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Abstract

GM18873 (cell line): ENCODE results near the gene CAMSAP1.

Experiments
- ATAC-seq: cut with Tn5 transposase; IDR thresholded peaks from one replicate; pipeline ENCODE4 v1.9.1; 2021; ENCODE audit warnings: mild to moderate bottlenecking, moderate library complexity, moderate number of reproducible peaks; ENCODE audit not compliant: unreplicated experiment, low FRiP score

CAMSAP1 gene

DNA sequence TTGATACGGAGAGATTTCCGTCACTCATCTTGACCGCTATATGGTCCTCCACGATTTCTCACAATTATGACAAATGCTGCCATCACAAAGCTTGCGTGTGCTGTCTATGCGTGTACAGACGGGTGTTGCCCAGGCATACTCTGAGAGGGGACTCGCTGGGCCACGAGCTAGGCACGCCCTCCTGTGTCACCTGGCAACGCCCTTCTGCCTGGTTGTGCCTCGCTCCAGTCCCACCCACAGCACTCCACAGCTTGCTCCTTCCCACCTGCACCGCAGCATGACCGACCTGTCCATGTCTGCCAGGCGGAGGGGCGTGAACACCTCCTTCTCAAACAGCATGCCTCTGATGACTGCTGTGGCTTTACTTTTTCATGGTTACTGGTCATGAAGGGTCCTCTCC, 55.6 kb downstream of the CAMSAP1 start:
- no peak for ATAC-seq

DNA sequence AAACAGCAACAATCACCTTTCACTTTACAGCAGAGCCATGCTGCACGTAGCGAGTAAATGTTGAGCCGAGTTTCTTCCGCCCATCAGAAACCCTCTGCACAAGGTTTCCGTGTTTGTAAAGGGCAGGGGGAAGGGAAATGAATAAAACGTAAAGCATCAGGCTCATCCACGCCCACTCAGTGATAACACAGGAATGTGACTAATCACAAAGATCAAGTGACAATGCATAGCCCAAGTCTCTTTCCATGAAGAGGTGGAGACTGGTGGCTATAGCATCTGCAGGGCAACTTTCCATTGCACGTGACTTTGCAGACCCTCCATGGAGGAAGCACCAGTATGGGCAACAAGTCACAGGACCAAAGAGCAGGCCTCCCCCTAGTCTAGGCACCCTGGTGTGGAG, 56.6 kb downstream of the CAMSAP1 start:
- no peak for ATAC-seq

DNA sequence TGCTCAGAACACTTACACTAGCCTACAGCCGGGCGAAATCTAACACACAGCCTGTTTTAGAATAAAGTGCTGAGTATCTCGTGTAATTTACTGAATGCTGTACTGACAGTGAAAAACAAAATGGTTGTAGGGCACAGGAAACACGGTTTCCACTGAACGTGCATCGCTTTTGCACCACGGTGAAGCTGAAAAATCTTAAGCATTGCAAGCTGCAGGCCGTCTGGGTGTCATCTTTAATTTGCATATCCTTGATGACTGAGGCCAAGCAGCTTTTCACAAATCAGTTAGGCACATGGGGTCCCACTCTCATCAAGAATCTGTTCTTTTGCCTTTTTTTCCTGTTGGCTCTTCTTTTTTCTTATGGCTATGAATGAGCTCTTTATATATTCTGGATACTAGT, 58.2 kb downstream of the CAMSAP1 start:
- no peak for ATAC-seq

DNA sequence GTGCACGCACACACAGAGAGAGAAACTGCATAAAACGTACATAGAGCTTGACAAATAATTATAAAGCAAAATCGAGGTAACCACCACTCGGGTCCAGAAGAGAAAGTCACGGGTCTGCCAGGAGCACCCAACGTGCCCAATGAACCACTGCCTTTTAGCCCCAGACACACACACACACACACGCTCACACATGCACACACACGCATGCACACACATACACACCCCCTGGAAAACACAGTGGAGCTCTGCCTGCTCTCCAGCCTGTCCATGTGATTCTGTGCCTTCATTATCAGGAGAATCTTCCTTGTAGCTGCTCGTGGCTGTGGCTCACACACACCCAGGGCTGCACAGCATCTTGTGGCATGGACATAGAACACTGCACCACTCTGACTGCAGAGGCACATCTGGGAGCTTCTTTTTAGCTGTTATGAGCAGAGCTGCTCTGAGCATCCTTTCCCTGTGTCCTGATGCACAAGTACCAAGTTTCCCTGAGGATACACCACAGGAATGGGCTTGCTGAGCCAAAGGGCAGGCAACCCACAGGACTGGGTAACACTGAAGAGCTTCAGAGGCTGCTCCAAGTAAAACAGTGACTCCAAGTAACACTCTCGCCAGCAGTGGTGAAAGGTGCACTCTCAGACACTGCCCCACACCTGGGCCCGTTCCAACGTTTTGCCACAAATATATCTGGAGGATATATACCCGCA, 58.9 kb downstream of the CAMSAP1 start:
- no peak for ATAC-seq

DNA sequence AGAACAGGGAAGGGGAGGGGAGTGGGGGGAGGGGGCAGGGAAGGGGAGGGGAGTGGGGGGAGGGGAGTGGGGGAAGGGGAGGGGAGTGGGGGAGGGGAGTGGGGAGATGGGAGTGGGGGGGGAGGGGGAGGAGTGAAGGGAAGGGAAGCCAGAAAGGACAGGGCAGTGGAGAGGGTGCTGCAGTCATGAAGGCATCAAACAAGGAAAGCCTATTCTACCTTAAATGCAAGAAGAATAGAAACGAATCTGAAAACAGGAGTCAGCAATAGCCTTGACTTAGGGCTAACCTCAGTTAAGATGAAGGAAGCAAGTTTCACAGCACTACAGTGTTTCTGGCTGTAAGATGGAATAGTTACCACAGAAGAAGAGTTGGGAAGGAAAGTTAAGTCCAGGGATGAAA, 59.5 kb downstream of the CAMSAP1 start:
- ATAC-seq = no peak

Microparticles (MPs) are small membrane-bound vesicles that arise from activated and dying cells and promote inflammation and thrombosis. To characterize the in vivo release of MPs, we used flow cytometry to measure MPs in the blood of 15 healthy volunteers administered bacterial endotoxin (lipopolysaccharide or LPS) in the presence of a low dose of hydrocortisone with or without inhaled nitric oxide. MPs, defined as particles less than 1.0 μm in size, were assessed following labelling for CD42a, CD14 and CD62E or CD144 antibodies to identify MPs from platelets (PMPs), monocytes (MMPs) and endothelial cells (EMPs). In addition, PMPs and MMPs were labelled with anti-HMGB1 and stained with SYTO13 to assess nuclear acid content. Administration of LPS led to an increase in the numbers of PMPs, MMPs and EMPs as defined by CD62E, as well as the number of MMPs and PMPs staining with anti-HMGB1 and SYTO13. Inhalation of NO did not influence these findings. Together, these studies show that LPS can increase levels of blood MPs and influence phenotype, including nuclear content. As such, particles may be a source of HMGB1 and other nuclear molecules in the blood during inflammation.